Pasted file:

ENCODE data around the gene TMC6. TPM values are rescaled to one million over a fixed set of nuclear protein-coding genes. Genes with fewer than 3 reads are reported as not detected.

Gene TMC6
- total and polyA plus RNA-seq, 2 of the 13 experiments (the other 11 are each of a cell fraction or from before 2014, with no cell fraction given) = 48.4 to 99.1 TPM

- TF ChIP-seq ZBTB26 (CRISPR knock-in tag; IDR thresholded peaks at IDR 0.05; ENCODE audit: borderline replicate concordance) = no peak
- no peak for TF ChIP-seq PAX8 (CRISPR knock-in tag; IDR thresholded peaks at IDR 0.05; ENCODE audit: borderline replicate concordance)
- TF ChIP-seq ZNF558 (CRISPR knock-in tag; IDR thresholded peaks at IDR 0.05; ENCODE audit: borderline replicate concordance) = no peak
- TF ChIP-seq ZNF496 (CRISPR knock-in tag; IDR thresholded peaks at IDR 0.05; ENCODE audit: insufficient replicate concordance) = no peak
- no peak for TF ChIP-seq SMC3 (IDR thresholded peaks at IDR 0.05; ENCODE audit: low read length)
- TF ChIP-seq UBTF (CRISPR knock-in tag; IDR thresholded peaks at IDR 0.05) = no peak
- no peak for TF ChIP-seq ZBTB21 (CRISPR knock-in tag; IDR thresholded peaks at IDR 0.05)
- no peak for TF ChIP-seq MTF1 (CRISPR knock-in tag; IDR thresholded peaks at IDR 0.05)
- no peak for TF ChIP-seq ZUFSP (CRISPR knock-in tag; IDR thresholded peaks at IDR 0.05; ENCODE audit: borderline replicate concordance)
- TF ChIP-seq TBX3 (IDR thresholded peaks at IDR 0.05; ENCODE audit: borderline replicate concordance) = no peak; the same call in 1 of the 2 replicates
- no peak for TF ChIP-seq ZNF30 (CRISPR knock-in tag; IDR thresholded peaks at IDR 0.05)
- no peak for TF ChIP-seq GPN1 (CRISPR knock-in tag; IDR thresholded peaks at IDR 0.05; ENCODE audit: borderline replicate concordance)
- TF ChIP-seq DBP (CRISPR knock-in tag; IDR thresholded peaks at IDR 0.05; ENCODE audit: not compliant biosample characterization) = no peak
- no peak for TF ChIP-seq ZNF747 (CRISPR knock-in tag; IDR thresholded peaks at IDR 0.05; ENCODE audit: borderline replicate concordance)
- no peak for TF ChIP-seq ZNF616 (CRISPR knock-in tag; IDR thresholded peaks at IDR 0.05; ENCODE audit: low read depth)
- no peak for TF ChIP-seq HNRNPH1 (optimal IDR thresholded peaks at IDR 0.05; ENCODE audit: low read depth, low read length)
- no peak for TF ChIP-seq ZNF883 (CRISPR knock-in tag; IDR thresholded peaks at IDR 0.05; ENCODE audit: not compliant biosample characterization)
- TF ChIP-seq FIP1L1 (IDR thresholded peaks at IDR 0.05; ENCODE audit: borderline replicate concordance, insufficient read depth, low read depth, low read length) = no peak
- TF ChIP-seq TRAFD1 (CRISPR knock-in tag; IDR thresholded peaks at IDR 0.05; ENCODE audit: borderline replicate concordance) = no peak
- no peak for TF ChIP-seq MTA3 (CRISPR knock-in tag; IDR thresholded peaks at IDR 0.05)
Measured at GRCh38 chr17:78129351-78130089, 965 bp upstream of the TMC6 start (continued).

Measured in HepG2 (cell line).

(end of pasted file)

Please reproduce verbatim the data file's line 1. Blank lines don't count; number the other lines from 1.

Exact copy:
ENCODE data around the gene TMC6. TPM values are rescaled to one million over a fixed set of nuclear protein-coding genes. Genes with fewer than 3 reads are reported as not detected.